Any good food connoisseur will have his own opinion regarding dishes and which are the best. Some of them may say that a plate was really tasty and original while another will critique every single detail of it. The consensus in the food world is often scarce and people will bump heads regarding a specific ingredient or dishes. For example, Nattō which are fermented soybeans is a traditional food in Japan but due to its pungent smell and slimy consistency, foreigners find it nauseating. With sushi, it will be extremely difficult for somebody to call it sickening but your regular supermarket sushi ain’t the greatest gourmet meal. Although there are ways to spot good sushi, tips from major chefs and fine diners will help us recognize the good, from the bad, from the ugly. With this, you will not only come out looking like a connoisseur yourself but will also recognize where not to eat anymore.
Freshness comes first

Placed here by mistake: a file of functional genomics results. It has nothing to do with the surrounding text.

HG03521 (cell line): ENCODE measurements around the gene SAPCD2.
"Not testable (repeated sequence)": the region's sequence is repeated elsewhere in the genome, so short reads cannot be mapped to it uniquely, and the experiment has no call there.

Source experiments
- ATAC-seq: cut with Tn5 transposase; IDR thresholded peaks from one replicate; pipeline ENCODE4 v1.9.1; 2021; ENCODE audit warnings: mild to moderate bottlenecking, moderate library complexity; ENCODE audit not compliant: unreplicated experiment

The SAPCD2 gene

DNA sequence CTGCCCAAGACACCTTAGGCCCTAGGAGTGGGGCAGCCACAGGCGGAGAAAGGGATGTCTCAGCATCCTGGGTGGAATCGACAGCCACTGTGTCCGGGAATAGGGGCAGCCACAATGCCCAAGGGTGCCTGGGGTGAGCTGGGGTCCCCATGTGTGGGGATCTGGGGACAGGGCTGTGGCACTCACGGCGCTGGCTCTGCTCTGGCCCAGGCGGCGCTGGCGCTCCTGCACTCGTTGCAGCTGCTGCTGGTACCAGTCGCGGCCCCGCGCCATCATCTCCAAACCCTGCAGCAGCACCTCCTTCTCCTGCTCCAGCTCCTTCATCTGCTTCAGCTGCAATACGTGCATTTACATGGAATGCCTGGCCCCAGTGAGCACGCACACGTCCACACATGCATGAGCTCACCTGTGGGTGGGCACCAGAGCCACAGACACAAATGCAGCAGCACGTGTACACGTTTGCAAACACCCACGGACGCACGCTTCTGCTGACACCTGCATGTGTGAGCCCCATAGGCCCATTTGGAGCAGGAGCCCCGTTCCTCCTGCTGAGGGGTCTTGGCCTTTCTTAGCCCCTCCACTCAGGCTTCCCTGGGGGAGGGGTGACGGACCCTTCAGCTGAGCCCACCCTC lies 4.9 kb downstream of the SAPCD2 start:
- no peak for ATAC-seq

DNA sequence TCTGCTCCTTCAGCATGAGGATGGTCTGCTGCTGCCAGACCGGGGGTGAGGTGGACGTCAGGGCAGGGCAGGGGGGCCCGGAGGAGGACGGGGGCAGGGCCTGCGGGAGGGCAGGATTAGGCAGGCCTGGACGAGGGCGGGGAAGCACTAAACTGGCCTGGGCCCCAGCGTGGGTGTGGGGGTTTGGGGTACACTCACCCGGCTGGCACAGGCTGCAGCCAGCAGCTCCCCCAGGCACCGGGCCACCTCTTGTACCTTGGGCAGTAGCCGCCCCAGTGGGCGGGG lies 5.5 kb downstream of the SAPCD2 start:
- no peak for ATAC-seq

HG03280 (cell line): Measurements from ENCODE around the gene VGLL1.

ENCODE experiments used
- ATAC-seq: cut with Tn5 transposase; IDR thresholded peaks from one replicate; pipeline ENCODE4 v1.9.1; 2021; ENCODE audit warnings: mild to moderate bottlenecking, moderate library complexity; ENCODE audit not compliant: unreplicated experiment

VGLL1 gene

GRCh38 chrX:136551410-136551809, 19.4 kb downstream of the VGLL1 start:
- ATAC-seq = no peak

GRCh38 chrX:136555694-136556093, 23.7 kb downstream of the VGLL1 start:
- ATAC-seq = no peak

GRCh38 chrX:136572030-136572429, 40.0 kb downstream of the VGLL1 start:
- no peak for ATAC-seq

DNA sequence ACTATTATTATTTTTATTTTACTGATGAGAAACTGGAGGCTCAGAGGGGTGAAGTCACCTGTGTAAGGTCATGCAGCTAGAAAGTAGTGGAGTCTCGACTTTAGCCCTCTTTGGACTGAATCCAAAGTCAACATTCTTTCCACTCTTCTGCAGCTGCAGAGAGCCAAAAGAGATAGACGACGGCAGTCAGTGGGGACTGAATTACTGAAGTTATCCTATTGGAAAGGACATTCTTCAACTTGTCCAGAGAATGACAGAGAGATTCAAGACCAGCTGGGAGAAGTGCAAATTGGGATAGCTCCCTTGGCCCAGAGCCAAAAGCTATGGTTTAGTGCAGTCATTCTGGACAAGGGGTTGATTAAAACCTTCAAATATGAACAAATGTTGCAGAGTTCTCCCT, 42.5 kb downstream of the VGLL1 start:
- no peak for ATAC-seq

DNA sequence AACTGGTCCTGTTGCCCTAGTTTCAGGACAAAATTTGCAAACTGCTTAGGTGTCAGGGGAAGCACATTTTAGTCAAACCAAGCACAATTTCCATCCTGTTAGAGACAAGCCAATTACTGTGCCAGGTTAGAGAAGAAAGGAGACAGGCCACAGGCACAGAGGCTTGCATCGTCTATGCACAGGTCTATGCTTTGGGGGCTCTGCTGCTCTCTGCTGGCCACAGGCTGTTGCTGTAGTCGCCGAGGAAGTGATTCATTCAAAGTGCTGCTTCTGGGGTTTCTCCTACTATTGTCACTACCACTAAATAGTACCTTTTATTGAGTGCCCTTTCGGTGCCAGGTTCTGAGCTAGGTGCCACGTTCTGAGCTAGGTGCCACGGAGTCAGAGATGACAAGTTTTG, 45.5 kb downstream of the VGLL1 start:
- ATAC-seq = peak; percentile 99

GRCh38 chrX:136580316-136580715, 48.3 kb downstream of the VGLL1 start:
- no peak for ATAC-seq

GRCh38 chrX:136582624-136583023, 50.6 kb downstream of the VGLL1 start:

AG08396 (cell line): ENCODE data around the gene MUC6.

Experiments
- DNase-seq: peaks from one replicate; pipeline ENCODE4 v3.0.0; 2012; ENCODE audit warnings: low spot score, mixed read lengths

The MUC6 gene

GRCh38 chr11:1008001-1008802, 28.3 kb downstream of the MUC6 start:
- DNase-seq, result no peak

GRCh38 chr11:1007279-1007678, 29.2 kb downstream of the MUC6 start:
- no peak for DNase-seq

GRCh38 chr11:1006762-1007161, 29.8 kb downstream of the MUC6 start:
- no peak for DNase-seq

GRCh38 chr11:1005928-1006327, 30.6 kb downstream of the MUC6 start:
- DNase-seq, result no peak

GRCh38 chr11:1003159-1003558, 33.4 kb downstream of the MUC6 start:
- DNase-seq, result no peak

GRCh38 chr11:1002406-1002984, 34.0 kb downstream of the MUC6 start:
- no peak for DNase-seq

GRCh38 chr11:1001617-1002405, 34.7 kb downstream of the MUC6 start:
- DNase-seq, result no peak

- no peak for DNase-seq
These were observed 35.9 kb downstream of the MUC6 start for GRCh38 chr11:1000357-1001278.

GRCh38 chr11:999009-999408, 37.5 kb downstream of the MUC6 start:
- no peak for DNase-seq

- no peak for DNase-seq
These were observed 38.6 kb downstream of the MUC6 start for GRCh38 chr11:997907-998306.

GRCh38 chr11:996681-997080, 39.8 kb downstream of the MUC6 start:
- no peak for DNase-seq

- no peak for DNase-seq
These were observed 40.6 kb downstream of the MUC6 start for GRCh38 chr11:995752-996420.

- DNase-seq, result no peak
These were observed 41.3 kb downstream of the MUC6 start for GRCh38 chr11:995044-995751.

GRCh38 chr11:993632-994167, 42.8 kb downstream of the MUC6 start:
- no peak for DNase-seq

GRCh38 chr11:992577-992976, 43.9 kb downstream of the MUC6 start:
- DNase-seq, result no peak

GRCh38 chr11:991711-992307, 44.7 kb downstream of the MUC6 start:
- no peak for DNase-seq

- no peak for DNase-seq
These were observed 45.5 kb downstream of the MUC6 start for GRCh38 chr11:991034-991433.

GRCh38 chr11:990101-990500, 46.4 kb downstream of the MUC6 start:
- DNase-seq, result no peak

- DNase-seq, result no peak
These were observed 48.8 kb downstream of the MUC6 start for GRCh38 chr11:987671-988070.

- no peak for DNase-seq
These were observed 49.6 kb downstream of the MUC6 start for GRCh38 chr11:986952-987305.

Sushi has to be fresh. It is vital for anyone’s proper culinary experience that sushi is consumed as soon as it is done. The flavors textures and aromas will be lost if not. A sushi platter that has been on the table for 30 minutes, will not be the same as if had just come out. The reason why supermarket sushi most of the time isn’t the brightest idea. A major point where all food critiques concur is that sushi should never smell fishy. A sushi roll that smells fishy should immediately tell you that the seafood used in the elaboration; be it fish, shrimp, crab, lobster, etc was not exactly fresh. This not only changes the flavor of the dish but it may even be a health issue. A big point to make is where you are eating your sushi. In busy restaurants where you are offered big platters of sushi, you will undoubtedly find yourself with soggy rolls of fish that might be too warm from being outside too long or almost frozen fish. Spend some money if you can and go to a good Japanese or sushi restaurant where you can get the food directly from the chef. You will not regret it and you will start noticing the big difference between mass production and artist value.